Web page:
I have had the opportunity to work in several libraries and have seen different styles within.  I have also read articles on dress codes and have heard stories galore of how one should dress professionally. Yes, it is true that you represent your institution.  That the way you present yourself is how people view you.  I think society might be changing but there still standards on how one should dress. I have seen library staff in different styles.  I have seen library staff in t-shirt, jeans, gym shoes and piercing who are geniuses. I think what’s important is the service most library staff offer.  If they can comply with outstanding service to its patrons the patrons should oversee how the hipster librarian is dressed.   

 I work with teens and it seems when I am most casual, I even get treated like one of them.  There is confidence in joining the programs and they feel like they can be themselves.  I think that is such a privilege to have that because they are the patrons that I am serving most of the time.  I want to know the insight of what teens in today’s age like and look for.  I think if I was to wear a blazer and dress pants they would be more intimidated then someone who seems more relaxed and cool in casual clothes. 

I do think that the role you play in your library does influence how you should dress.  I do think that there are boundaries and limits on what one can wear at work and that is why I think one should be reasonable but not be afraid to add a touch of one’s personality.  I think that adds to a more colorful and fun library environment, a welcoming diverse library.

Updating Reading Lists

You know it has been quite busy lately with programing and research.  My director recently gave me a project to work on.  We had an organization put up a display on domestic violence.  They gave us a reading list handout to put on their display.  I was shocked to see their reading list was updated on 2005.   I thought it was a mistake and so I went on their website and sure enough the last time it was updated was in 2005.  I think it is important for one to review their information, especially if it will impact a lot of people.  Interesting enough, I am updating the list and wow it’s quite some work.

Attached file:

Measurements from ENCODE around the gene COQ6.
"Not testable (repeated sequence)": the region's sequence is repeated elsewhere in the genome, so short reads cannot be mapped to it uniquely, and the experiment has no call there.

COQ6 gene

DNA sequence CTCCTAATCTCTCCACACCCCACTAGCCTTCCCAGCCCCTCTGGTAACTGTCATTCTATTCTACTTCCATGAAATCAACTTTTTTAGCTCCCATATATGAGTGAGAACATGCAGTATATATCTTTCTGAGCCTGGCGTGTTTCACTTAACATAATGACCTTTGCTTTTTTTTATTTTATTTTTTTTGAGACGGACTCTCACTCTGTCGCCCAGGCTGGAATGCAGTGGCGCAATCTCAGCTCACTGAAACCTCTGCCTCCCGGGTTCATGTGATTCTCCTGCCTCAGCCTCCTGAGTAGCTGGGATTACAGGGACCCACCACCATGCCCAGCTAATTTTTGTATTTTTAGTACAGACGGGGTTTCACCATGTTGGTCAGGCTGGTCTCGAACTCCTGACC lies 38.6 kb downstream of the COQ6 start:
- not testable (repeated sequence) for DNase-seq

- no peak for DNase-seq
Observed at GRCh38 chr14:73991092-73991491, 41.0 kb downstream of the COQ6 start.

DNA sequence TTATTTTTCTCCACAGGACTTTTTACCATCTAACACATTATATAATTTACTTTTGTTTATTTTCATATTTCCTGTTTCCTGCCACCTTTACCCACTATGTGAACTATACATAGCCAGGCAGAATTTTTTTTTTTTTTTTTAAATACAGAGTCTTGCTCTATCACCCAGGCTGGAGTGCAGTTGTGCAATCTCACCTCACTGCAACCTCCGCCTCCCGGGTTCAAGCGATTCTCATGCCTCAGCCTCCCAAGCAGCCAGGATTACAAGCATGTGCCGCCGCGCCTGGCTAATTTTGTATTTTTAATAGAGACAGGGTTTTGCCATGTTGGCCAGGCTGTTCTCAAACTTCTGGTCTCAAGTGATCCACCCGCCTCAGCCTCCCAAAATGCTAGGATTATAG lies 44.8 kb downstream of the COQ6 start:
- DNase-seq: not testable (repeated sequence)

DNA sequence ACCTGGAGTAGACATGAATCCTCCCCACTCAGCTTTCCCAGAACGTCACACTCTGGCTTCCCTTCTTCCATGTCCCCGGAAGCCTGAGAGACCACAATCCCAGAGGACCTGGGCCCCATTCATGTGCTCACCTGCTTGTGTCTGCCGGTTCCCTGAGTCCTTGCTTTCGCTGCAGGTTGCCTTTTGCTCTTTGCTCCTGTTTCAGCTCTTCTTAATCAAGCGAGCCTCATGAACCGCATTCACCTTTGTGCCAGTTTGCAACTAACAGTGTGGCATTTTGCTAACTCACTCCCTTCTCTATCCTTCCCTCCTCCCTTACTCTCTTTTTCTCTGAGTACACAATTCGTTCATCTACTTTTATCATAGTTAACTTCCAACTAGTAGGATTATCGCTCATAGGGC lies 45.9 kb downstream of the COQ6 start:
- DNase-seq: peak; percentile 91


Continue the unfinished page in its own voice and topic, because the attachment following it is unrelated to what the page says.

SASSY Meetings

So what are SASSY meetings? They are Youth Services Library meetings, where library staff in neighboring libraries meet to discuss library programming ideas. They share and bounce off of ideas.

This past Friday, I went to a SASSY meeting in Plainfield, Illinois.  This would be the first time this group would officially discuss Tween and Teen programming.  I was very excited to hear new ideas, especially in that age group.

I enjoy these types of meetings because their comes a point that you run out of ideas or are worn out trying new things that would get others to come to your programs.  Indeed, some libraries faced the same issues.  Even though our libraries are located in different locations we sometimes encounter the same issues and maybe their solutions could help yours.  We all try to promote literacy through our programs and hope they are always successful.  Sometimes not so much.  That is why I am thankful of meetings like this where staff can discuss problems and give out ideas.  Very much needed.